The Messiah has a saying, “Never let a crises go to waste.” In a tribute to the dead Senator the Messiah refered to himself 67 times.

  • #175103

    FYI by Ann Coulter:

    “We Know How To Stop School Shootings”

    “In the wake of a monstrous crime like a madman’s mass murder of defenseless women and children at the Newtown, Conn., elementary school, the nation’s attention is riveted on what could have been done to prevent such a massacre.

    Luckily, some years ago, two famed economists, William Landes at the University of Chicago and John Lott at Yale, conducted a massive study of multiple victim public shootings in the United States between 1977 and 1995 to see how various legal changes affected their frequency and death toll.

    Landes and Lott examined many of the very policies being proposed right now in response to the Connecticut massacre: waiting periods and background checks for guns, the death penalty and increased penalties for committing a crime with a gun.

    None of these policies had any effect on the frequency of, or carnage from, multiple-victim shootings. (I note that they did not look at reforming our lax mental health laws, presumably because the ACLU is working to keep dangerous nuts on the street in all 50 states.)

    Only one public policy has ever been shown to reduce the death rate from such crimes: concealed-carry laws.

    Their study controlled for age, sex, race, unemployment, retirement, poverty rates, state population, murder arrest rates, violent crime rates, and on and on.

    The effect of concealed-carry laws in deterring mass public shootings was even greater than the impact of such laws on the murder rate generally.

    Someone planning to commit a single murder in a concealed-carry state only has to weigh the odds of one person being armed. But a criminal planning to commit murder in a public place has to worry that anyone in the entire area might have a gun.”

  • #175101

    David Dean

    Smart young lady. Better to be tried by 12 than be carried by six. “Those who beat their swords into plowshares will work for those who do not.”

  • #175099

    David Dean

    In South Carolina we have 187,086 persons holding Concealed Weapons Permits (CWPs). We have a much less murder rate per 100,000 than any of the major northern cities. I have taught pro bono classes for 15 years I intend to continue. My Grand Daughter in Law to be carries a Glock 36 (.45) and is good with it. She is also a Medical School student.

  • #175097

    John L. Waid

    Dannielle brings up something that we often forget. When we say “prevent” in these discussions, we are really discussing two different concepts: (1) can government stop someone form forming the intent to go to a school, office building, etc., to shoot a bunch of people: and (2) once he gets there can we prevent him from actually doing it or minimize the casualties?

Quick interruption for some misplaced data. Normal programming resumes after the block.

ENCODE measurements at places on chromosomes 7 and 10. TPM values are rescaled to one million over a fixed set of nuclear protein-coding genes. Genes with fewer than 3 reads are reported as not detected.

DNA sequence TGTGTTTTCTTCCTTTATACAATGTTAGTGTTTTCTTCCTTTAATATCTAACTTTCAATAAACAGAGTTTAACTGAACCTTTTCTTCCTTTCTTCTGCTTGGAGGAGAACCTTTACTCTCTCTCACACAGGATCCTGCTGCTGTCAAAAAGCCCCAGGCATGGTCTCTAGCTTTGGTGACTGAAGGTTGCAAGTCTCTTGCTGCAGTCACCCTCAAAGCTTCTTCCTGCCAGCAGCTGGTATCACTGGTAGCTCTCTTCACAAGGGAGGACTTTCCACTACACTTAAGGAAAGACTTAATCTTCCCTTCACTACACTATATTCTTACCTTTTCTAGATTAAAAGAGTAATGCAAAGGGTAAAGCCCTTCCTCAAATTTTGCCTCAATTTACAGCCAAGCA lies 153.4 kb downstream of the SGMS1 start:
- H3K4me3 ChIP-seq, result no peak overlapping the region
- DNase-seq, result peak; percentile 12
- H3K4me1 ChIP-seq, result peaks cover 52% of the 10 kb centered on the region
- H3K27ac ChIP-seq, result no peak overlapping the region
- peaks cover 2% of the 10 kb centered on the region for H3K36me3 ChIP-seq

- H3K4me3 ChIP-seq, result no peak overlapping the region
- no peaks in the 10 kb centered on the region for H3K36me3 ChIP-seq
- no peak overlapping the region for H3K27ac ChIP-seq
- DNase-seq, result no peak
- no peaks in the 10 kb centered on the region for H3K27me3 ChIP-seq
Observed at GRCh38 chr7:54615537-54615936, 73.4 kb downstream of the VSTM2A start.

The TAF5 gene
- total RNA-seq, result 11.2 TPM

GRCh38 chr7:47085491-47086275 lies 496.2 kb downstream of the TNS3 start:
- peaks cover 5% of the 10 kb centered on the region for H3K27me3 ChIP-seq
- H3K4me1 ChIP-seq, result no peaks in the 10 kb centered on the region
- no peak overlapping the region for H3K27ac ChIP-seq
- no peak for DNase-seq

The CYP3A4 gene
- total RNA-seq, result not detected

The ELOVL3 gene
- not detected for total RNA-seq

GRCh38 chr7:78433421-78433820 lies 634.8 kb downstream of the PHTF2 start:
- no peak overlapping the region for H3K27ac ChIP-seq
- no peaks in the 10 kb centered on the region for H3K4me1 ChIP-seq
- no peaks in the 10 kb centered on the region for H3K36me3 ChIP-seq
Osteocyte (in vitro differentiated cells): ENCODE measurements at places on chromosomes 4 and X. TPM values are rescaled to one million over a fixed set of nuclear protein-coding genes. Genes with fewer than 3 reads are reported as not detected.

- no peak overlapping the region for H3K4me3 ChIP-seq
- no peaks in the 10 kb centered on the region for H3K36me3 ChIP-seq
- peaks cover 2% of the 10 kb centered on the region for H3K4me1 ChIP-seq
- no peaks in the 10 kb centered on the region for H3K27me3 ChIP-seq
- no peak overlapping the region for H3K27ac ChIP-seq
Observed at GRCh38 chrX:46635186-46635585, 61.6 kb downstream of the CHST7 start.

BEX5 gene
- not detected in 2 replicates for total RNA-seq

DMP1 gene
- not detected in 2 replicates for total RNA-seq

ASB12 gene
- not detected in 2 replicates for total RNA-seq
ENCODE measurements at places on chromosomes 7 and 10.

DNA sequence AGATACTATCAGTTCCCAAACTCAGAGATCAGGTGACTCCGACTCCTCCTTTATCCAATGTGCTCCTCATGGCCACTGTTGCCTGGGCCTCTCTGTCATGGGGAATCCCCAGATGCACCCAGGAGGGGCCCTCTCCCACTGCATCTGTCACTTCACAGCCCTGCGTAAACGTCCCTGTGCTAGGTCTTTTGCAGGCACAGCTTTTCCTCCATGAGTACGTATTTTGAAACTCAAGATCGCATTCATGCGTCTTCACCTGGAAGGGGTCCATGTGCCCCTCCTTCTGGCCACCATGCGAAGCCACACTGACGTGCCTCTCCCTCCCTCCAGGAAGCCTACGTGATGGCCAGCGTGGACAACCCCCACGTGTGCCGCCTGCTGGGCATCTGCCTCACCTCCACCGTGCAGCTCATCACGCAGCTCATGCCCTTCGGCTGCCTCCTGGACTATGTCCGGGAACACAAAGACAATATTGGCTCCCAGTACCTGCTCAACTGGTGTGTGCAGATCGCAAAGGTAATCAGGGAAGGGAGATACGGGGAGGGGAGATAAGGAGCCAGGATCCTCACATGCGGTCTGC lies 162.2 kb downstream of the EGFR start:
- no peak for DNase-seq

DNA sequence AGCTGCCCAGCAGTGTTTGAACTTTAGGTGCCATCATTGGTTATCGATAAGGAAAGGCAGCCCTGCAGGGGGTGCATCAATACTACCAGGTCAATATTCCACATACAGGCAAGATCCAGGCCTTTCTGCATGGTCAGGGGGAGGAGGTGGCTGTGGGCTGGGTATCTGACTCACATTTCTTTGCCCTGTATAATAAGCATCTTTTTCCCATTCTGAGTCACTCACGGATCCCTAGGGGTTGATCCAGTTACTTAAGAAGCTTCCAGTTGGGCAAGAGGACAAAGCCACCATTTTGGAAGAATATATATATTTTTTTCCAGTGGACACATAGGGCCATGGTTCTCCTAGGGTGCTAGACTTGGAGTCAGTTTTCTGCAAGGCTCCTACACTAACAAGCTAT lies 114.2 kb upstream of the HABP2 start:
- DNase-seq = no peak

As Dannielle points out, the answer to the first question is “no.” That does not keep legislators from deciding that with enough time and our tax money they can do anything. The only thing that stops these things once they start is the arrival of people with guns. Why not, then, have at least the potential for people with guns already being there?

    For David D., BTW, your future caughter-in-law might enjoy this little tidbit from Sherlock Holmes: “When a doctor goes wrong, he is the first of criminals. He has knowledge and access to means.”

  • #175095

    David Dean

    She decided not to be a victim. She assists in teaching CWP classes. She can qualify with her left or right hand. She is all around good at every thing she does. She would make a good US Senator, and hopefully the first woman to be president. We can dream can we not.

  • #175093

    Mark Hammer

    Without wishing to be too much of a jerk, I might point out that the rest of the industrialized world tends to look at the USA, cock its head quizzically to one side like the RCA Victor puppy and wonder “What the heck is up with those people? Why do they shoot each other so much?”. Americans carry out comparisons between their area and other areas within the USA, in order to direct policy, but comparisons between the USA and other nations can often tell a different sort of story, and suggest other approaches to firearms policy.

    Concealed weapons in Canada are completely off-limits and many other nations. Try to cross the Canadian border with a weapon and you’ll find yourself quickly arrested (try crossing the other way with a Kinder Egg, and you’ll get arrested too. Go figure. ). In contrast to the USA, the Canadian region with the most such unprovoked shooting tragedies – Quebec – has pushed hardest for stronger gun ownership controls, much to the annoyance of other parts of the country. And this is not just politicians; this is popular support.

    My quick search for murder rates in South Carolina put per capita rates in recent years between 6.5 and 6.8 per 100,000. The Canadian national rate is 1.9, with the “worst” Canadian cities hovering just over 4.0. The aggregate rates for firearms-related and other crime, by year, can be seen here: Rates for Australia and the UK are even lower than Canada.